PITTSBORO — Town staff continues to be encouraged by the most recent results from water samples taken from the Haw River following the Nov. 3 1,4-Dioxane discharge from Greensboro.
Lab results from before Thanksgiving showed concentrations of 1,4-Dioxane decreasing from the Nov. 17 spike of over 80 parts per billion, which was more than double the EPA recommended threshold. Raw water samples from Nov. 18 and Nov. 19 showed 50.5 parts per billion and 34.1 parts per billion, respectively. Treated water at Pittsboro’s treatment plant, however, were above the EPA recommended threshold, with numbers showing 46.3 parts per billion and 49.8 parts per billion on Nov. 18 and Nov. 19.
And late Monday, Pittsboro Town Manager Chris Kennedy announced lab results from water samples drawn from the Haw River on Nov. 24 indicated levels as low as 6.58 parts per billion.
Kennedy said, however, elements of 1,4-Dioxane have still been able to trickle into the town’s water system and storage tanks, indicated by the still elevated numbers in those water samples. 1,4-Dioxane levels in the water storage tanks had decreased, he said, but were still elevated compared to the numbers in the Haw River.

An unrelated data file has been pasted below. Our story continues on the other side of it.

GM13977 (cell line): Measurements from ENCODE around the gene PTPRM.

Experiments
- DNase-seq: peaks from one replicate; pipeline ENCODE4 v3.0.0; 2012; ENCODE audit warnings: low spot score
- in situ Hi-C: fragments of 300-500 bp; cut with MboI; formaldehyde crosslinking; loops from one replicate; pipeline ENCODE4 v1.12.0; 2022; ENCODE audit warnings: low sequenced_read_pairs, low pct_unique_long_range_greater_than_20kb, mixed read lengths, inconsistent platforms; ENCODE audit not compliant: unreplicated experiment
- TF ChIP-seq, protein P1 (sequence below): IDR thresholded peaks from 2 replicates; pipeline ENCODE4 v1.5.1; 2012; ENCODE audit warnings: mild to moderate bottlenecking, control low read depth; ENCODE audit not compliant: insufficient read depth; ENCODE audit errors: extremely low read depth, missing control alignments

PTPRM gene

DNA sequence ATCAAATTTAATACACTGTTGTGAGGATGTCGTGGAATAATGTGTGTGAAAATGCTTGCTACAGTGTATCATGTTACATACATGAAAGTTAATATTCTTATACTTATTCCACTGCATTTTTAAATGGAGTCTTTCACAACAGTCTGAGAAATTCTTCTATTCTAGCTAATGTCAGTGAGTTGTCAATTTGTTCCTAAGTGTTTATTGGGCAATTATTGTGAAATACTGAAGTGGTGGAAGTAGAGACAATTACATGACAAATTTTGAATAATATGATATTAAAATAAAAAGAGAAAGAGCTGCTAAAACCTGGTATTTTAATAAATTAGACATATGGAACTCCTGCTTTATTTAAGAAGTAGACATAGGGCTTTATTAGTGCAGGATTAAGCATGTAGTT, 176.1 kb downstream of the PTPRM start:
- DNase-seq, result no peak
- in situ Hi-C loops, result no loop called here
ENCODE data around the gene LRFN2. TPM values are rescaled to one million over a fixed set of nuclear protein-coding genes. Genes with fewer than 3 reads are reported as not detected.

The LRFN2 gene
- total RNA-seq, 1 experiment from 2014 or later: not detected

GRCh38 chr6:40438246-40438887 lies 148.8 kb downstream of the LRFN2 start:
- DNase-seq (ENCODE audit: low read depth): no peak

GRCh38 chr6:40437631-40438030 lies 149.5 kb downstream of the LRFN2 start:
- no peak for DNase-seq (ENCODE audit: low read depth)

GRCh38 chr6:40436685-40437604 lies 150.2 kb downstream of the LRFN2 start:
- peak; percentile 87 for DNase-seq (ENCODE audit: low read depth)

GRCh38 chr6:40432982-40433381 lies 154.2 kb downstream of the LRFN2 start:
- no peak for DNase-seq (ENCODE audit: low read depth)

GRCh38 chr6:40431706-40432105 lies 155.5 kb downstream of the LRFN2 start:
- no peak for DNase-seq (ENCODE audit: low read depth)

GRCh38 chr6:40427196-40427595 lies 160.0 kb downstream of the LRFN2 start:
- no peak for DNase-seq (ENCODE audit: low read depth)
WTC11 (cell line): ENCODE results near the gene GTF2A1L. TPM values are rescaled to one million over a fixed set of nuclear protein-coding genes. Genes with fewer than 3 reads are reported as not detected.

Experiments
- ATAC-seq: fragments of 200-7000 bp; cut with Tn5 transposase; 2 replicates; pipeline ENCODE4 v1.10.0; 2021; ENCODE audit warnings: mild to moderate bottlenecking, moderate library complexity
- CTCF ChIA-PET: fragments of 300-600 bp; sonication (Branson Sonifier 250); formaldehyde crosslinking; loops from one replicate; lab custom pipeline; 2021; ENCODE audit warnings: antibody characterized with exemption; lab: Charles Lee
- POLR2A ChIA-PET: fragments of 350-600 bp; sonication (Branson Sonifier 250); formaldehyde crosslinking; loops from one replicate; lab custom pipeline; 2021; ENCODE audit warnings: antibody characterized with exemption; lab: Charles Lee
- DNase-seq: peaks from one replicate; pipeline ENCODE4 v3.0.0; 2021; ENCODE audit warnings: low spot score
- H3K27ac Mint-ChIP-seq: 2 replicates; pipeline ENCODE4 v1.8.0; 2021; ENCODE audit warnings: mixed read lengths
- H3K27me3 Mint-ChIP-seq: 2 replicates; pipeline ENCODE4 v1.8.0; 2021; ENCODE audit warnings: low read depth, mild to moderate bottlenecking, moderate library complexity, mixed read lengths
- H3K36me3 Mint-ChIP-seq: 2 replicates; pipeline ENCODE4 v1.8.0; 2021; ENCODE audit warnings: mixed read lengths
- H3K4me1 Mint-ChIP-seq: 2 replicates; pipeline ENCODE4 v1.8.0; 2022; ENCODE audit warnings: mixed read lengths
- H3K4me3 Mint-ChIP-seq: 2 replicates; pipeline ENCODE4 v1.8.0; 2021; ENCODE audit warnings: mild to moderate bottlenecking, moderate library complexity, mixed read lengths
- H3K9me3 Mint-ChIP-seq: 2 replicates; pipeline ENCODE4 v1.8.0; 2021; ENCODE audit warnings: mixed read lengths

Kennedy said it would take time for the 1,4-Dioxane to filter out.
“The improvements in the raw water quality will eventually result in improved concentration levels in the finished water circulated in our distribution system,” he said.
While town staff is hesitant to say Pittsboro has been cleared of more contamination from the Nov. 3 discharge, Kennedy said in an email that town staff are optimistic about the numbers.
“Staff is not considering us ‘out of the woods’ just yet, but we are relieved to see diminishing concentration levels,” he said.
Town staff will continue to test the water from the Haw River and storage tanks until staff are certain the contamination has passed, according to Kennedy.
The City of Greensboro recently agreed to new conditions on the agreement regarding the threshold allowed for 1,4-Dioxane discharges. (See accompanying story in this edition.) The new conditions have lowered the threshold allowed for Greensboro to discharge from 45 parts per billion to 35 parts per billion. The new agreement also increase fines on discharges that exceed the 35 parts per billion limit.
Town staff received a copy of new agreement on Monday morning, but by press time on Tuesday Kennedy hadn’t commented regarding it.
Reporter Taylor Heeden can be reached at firstname.lastname@example.org.
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